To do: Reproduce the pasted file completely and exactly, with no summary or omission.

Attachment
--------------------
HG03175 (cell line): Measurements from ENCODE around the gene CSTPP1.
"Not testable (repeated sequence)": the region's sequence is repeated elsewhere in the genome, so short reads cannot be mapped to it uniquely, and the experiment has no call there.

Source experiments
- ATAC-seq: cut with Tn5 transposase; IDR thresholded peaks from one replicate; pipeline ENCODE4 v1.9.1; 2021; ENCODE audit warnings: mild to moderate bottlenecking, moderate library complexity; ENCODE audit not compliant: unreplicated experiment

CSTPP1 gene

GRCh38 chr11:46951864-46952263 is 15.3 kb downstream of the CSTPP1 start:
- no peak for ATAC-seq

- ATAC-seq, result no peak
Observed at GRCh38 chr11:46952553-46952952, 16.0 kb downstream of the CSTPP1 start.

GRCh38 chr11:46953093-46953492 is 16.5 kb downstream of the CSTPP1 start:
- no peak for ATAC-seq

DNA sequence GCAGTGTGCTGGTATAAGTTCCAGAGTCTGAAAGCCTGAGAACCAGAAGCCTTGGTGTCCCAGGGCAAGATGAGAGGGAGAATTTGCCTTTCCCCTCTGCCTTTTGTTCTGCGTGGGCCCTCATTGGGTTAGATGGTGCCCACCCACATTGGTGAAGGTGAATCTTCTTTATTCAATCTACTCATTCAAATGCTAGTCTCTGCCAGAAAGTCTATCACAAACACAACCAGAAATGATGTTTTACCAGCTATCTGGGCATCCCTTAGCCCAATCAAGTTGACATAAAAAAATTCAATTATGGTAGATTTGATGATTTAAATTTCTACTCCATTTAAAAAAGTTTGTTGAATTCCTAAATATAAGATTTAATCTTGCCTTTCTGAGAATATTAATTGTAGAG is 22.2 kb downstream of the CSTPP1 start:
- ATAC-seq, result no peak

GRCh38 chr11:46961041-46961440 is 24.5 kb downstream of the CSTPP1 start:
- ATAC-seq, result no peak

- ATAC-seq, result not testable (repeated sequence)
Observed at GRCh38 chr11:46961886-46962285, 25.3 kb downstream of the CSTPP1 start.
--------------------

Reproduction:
HG03175 (cell line): Measurements from ENCODE around the gene CSTPP1.
"Not testable (repeated sequence)": the region's sequence is repeated elsewhere in the genome, so short reads cannot be mapped to it uniquely, and the experiment has no call there.

Source experiments
- ATAC-seq: cut with Tn5 transposase; IDR thresholded peaks from one replicate; pipeline ENCODE4 v1.9.1; 2021; ENCODE audit warnings: mild to moderate bottlenecking, moderate library complexity; ENCODE audit not compliant: unreplicated experiment

CSTPP1 gene

GRCh38 chr11:46951864-46952263 is 15.3 kb downstream of the CSTPP1 start:
- no peak for ATAC-seq

- ATAC-seq, result no peak
Observed at GRCh38 chr11:46952553-46952952, 16.0 kb downstream of the CSTPP1 start.

GRCh38 chr11:46953093-46953492 is 16.5 kb downstream of the CSTPP1 start:
- no peak for ATAC-seq

DNA sequence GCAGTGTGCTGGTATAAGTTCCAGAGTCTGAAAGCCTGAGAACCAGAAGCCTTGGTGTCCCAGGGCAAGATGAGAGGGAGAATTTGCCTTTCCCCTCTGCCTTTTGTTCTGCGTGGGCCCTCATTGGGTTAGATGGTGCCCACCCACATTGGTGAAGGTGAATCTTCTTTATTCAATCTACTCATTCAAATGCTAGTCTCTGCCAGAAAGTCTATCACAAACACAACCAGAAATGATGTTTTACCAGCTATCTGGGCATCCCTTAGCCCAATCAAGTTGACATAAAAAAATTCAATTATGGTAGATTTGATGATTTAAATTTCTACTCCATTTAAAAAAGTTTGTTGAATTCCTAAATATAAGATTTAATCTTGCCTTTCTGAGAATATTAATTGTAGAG is 22.2 kb downstream of the CSTPP1 start:
- ATAC-seq, result no peak

GRCh38 chr11:46961041-46961440 is 24.5 kb downstream of the CSTPP1 start:
- ATAC-seq, result no peak

- ATAC-seq, result not testable (repeated sequence)
Observed at GRCh38 chr11:46961886-46962285, 25.3 kb downstream of the CSTPP1 start.